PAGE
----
She died on Thanksgiving Day, hours before dawn. We had known it would be soon, but had hoped someone would be with her when she went. As it was, we were spending twelve hours a day at her bedside, taking turns holding her hand and waiting. But she met death on her own terms, and really that seemed fitting, even if it haunted us.
I don’t like to remember her as she was in those last days, but I do, especially on Thanksgiving. Her previously plump cheeks had been hollowed by cancer, her downy soft silvery hair like a cloud above the gaunt temples. The worst were her large, china doll eyes. They used to be a merry blue, but the morphine made them cloudy, like marbles. Like a ghost. The first time I saw what the morphine had done, the tears spouted from my eyes and I blubbered. She was already gone, though still here.
She had planned to make it to my sister’s wedding in San Francisco. She had tried to eat more, but the pain and digestive ailments had already done their insidious damage, evil elves hammering away where no one could see. She had grown too weak to fly. In the end, she watched the wedding video from a hospital bed just as the doctor flipped on the morphine drip and her suffering softened around the edges.
At the end, it came down to monitoring vital signs: the slowing of the heart rate, the shutting down of the excretory system, the decreasing need for IV changes. We became acquainted with hospital food, and we learned how to watch for death.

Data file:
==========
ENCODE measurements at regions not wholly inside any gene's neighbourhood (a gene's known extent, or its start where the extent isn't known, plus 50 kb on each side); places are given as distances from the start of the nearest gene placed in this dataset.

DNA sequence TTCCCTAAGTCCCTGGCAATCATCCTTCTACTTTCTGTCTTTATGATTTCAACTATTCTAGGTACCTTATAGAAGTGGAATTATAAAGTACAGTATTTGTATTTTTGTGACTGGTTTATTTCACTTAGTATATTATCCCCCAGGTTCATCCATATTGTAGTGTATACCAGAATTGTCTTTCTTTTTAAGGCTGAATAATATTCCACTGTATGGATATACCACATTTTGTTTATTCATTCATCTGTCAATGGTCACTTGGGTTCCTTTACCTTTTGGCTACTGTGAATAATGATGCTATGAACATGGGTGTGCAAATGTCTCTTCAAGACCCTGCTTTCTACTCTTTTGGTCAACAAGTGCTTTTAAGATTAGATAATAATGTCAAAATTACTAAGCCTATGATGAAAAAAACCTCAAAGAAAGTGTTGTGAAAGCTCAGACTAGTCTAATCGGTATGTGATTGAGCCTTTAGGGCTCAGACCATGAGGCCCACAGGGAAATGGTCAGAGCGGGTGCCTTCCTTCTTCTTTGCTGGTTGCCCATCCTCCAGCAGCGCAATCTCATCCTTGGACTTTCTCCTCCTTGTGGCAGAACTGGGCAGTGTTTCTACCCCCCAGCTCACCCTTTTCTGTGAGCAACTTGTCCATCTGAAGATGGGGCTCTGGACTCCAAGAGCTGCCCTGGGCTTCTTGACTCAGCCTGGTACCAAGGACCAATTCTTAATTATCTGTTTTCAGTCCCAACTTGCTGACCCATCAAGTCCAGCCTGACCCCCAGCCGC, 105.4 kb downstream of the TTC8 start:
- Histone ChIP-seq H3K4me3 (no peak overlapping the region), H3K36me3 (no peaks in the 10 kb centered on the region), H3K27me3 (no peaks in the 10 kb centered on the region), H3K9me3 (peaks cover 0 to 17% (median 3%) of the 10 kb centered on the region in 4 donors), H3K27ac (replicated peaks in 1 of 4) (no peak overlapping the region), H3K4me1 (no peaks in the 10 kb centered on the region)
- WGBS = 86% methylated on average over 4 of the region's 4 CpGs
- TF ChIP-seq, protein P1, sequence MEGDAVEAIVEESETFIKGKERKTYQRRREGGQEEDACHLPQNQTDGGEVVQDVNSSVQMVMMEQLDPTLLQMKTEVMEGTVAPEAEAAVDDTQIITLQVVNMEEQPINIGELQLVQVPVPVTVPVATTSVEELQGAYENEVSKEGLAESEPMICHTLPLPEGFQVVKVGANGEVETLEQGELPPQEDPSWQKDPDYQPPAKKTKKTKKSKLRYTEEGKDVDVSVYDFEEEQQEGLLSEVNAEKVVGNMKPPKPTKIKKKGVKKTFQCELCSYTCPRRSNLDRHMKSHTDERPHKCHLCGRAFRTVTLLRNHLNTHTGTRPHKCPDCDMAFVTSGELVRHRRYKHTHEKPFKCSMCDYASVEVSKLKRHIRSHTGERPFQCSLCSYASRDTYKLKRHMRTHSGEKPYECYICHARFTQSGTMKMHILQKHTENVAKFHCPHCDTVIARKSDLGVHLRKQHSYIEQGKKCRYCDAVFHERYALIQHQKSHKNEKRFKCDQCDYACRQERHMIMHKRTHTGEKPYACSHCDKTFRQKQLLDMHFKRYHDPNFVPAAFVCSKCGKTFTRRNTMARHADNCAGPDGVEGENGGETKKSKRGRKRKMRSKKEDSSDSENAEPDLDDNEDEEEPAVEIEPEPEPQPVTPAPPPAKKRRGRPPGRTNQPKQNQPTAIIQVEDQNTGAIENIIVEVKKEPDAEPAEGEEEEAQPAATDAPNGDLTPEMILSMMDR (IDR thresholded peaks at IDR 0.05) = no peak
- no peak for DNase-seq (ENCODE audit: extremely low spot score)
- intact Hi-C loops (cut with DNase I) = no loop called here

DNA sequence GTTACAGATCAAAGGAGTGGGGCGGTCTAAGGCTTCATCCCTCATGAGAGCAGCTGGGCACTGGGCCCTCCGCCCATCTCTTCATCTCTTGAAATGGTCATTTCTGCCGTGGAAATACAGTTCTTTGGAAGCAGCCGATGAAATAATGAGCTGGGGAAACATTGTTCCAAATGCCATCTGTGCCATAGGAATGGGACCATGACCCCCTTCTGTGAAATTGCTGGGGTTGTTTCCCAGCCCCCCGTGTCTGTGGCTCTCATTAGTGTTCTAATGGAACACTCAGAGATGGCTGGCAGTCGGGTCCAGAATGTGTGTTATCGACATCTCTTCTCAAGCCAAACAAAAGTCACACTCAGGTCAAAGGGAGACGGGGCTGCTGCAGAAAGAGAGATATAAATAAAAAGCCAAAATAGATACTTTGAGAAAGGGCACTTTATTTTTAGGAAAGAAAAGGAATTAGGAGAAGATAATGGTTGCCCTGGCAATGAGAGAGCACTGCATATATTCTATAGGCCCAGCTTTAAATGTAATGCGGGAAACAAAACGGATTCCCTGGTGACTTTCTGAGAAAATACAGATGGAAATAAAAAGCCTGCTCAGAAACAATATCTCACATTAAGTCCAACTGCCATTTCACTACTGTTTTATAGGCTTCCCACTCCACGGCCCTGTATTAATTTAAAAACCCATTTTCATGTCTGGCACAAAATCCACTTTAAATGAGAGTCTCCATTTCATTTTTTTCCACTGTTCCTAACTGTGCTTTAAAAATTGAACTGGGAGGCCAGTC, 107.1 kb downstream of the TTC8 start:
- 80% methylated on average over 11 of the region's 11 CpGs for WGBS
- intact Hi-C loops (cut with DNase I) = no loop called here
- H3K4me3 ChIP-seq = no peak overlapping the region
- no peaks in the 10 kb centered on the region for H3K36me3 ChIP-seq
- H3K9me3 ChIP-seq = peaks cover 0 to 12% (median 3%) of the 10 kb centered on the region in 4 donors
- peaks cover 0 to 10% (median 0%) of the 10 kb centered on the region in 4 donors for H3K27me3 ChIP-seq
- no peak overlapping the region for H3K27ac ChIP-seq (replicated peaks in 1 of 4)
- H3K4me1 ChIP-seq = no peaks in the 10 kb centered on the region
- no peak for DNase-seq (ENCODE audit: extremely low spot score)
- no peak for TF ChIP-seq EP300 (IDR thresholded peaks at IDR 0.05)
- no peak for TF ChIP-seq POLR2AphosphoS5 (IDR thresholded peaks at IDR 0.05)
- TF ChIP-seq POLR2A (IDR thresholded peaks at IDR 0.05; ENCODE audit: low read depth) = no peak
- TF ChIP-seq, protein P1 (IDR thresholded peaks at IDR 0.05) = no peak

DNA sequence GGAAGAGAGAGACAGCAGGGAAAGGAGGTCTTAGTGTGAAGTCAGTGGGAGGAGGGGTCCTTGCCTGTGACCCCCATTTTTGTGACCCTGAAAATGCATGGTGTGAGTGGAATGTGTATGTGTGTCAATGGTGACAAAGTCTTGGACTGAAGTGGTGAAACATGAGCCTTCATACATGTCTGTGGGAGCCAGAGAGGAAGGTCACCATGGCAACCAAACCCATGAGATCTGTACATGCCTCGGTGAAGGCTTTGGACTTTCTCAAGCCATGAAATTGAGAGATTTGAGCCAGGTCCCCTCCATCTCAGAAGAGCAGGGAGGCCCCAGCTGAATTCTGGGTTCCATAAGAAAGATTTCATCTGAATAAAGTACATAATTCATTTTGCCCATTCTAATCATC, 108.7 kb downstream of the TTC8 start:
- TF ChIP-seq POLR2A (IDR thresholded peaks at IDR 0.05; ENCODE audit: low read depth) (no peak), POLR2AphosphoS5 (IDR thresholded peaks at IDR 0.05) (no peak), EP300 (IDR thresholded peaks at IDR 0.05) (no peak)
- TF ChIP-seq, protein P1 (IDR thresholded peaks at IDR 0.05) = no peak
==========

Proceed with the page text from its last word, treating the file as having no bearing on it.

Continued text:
After I received the call early that morning, I thought, good. Good. It’s over. These thoughts were for grandma as much as for my mom, the caregiver during this drawn-out battle. It had already been a full week. We didn’t know why she hung on as long as she did.
I couldn’t cry. All my tears had been spent at her bedside, when she drifted away on the morphine haze, fading like a forgotten daguerreotype. It was then I knew she would never come back.
As I dressed myself that day, I remember the powerful need to be with my family, to be with my sisters who had shared her love and my mom who had shared her laughter and my dad who had treated her like his own mother. I drove to my parents’ house, playing the loop over and over in my head: she’s gone. She’s gone.
We made dinner together. We laughed over her need to control the density of the gravy and smiled faintly over her need to bake a pecan pie every year. She often came decorated in seasonal pins, in hand-decorated sweaters, in jewelry she made herself. She passed around hugs as if she had invented them.
That year, there was a hole over the stove as I stirred the gravy while my mom added more cornstarch. There was a hole as we sliced the pie and passed around cups of coffee. There has been a hole every year since, but we make sure we fill it with laughter when we’re together.
She’d have liked that.